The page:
Maruti Suzuki India Ltd., the nation’s biggest carmaker, forecasts deliveries will rebound from the first drop in eight years, led by surging demand for the latest version of its best-selling car.
Sales at the unit of Suzuki Motor Corp. may rise as much as 6 percent in the year ending March 31 after dropping 11 percent in the same period a year earlier, said Mayank Pareek, the managing executive officer for sales. The Society of Indian Automobile Manufacturers forecasts car deliveries will expand as little as 1 percent this year.
Maruti has orders for 52,000 units of the new version of the Alto, which it started selling in October. That’s almost equivalent to the sales of Ford Motor Co. in Asia’s third-largest automobile market this year. Cheap parts and easy availability of service stations in the world’s seventh-largest landmass has kept customers “loyal” to Maruti amid four shutdowns due to labor strife, said Umesh Karne, an analyst with Brics Securities Ltd. in Mumbai.
“The value proposition that Maruti offers is something the competition can’t match, which is why Maruti has waiting lists on its models, while rivals are offering discounts,” said Kapil Singh, a Mumbai-based analyst at Nomura Holdings Inc., who recommends investors buy the stock. “Maruti will certainly outperform the market.”
Maruti’s shares have risen 60 percent this year, India’s second-best performing auto stock. They fell 0.1 percent to 1,474.75 rupees as of 10:48 a.m. in Mumbai trading.
Maruti, faced with a labor agitation in July that left one person dead and caused it to close one of its factories for about a month, has seen sales rise for three straight months. Deliveries at Ford, General Motors Co. and Volkswagen AG have dropped in the same period. The company also increased deliveries of diesel-run vehicles in a country where the price of the fuel is capped by the government.
“A coming together of many factors has helped us increase sales,” Pareek said in an interview. “Our new models have gained a lot of traction in the market and we have also had an increased supply of diesel engines.”
Sales of diesel-powered models including the Swift, DZire and Ertiga rose to 45 percent of total dispatches this year, compared with about 35 percent last year, Pareek said.
The industry association slashed its forecast for deliveries for a second time this year on Oct. 10. That may prompt Maruti and its rivals to offer discounts to attract buyers, said Deepesh Rathore, the New Delhi-based managing director of IHS Automotive in India.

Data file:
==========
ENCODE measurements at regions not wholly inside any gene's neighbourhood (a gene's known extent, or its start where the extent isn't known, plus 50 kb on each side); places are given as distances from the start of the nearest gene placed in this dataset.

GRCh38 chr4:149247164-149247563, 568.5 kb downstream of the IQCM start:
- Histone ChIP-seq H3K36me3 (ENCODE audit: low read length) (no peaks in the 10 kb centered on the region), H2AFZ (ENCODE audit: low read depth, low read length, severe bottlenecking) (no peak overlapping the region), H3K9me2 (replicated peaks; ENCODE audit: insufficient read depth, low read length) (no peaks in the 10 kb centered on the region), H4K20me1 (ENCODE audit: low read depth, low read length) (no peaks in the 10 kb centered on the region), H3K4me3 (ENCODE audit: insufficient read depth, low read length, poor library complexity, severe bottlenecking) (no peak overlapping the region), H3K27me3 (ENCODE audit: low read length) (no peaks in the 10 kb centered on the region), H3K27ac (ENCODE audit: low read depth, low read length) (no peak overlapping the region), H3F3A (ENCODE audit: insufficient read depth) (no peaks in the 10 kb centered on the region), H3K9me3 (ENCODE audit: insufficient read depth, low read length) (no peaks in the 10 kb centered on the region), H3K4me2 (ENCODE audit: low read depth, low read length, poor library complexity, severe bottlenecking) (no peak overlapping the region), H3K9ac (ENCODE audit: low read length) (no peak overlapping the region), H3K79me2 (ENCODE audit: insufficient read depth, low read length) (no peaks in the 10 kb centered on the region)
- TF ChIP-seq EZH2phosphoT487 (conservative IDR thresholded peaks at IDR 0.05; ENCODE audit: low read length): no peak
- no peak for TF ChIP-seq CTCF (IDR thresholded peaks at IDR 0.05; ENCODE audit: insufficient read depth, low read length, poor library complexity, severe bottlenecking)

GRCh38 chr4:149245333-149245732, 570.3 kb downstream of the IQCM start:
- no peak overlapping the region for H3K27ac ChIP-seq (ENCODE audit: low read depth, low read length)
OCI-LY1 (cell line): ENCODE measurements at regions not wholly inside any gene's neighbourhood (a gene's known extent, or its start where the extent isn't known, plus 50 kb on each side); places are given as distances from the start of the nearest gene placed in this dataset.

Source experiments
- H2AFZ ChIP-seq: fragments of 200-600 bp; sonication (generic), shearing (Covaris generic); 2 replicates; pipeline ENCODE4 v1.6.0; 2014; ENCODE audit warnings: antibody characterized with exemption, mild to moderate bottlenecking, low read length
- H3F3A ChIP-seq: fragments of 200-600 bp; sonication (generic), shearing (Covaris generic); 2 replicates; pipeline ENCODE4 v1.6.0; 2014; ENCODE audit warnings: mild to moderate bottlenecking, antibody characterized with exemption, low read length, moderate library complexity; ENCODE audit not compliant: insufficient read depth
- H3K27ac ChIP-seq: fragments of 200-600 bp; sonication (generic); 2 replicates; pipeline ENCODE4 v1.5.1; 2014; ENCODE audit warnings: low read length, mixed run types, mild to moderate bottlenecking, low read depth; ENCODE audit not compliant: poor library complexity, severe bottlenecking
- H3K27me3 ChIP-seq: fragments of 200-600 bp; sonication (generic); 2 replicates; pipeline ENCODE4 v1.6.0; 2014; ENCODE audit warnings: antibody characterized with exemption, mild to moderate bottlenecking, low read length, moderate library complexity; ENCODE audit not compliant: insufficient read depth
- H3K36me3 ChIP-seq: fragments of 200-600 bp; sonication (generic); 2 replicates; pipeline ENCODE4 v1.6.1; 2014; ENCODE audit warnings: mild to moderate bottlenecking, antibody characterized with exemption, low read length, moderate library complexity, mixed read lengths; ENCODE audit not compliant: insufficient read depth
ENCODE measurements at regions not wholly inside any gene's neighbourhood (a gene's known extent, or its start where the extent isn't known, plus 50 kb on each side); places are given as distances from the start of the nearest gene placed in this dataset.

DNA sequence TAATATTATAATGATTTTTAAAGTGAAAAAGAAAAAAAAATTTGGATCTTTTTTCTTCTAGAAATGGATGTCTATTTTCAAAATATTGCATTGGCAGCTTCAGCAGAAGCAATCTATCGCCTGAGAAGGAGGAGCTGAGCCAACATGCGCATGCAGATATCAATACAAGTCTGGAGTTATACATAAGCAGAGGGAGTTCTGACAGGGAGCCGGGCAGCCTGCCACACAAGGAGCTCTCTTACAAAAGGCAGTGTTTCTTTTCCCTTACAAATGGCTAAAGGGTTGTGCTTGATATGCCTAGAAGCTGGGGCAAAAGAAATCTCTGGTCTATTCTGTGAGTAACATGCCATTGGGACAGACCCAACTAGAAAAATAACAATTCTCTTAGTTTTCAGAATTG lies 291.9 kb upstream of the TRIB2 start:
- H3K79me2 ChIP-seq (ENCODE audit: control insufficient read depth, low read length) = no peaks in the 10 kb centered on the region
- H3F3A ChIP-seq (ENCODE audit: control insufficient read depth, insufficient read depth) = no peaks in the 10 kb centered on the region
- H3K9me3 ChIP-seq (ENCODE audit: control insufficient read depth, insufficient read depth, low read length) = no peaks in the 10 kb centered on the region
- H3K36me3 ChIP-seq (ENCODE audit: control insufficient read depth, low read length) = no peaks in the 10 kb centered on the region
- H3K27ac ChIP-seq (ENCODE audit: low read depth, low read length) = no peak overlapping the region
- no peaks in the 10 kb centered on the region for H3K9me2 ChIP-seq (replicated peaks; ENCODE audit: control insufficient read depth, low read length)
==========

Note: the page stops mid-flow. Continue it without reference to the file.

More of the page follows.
Hyundai Motor Co., India’s second-largest carmaker, said on Dec. 1 its Indian sales last month dropped 0.7 percent, while Tata Motors Ltd., the maker of the Nano car, reported a 19 percent drop in domestic passenger vehicle dispatches in November.
Maruti’s earnings margin before interest, taxes, depreciation and amortization may narrow for a third straight year, according to data compiled by Bloomberg. The company reported a margin of 7.8 percent in the year ended March 31.
“The overall car market is weakening and Maruti will be affected,” said Mahantesh Sabarad, an analyst with Fortune Financial Services Ltd. in Mumbai. “They have a serious underutilization of their petrol engine capacity while their diesel engine capacity is overburdened.”
Another strike at the company’s main plant in Manesar near New Delhi may also sour customer loyalty should deliveries be delayed again. A general manager was killed and dozens of executives injured when the riot erupted in July, its most violent labor strife, prompting Maruti to announce a lockout.
The automaker terminated services of 500 regular workers at the Manesar plant, where a total of 3,300 workers were employed. Police arrested workers, including union leaders, following the riot, provoking protests as recently as Dec. 9.
Maruti, named after the son of the wind god in Hindu mythology, has seen its market share dwindle to about 40 percent from as high as 87 percent in 1998. Closest rival Hyundai commands 19 percent, 15 years after starting production in the southern city of Chennai.
Maruti first started selling the Alto in September 2000, priced at 300,000 rupees to compete against Hyundai’s Santro model and defunct Daewoo Motor Co.’s Matiz hatchback. The new version, introduced on Oct. 16, is 19 percent cheaper at 244,000 rupees in New Delhi, making it the company’s least expensive hatchback after the Maruti 800, which it has been producing since 1983.
Kilometer Per Liter
The company says the Alto runs 22.7 kilometers (14.1 miles) on a liter of gasoline in a nation where the fuel is 40 percent costlier than diesel, making it attractive for buyers, Brics’ Karne said. Huyndai’s Eon model offers 21.1 kilometers for every liter, while GM’s Chevrolet Spark goes 18 kilometers.
Maruti’s nearly 3,000 service centers, compared with 800 for Hyundai and 241 sales and service centers for Ford, also help lure customers.
“The satisfaction with the brand is why Maruti continues to dominate the market,” said Rathore. “Maruti’s sales and service network is a kind of machine that it has set up and it works very well.”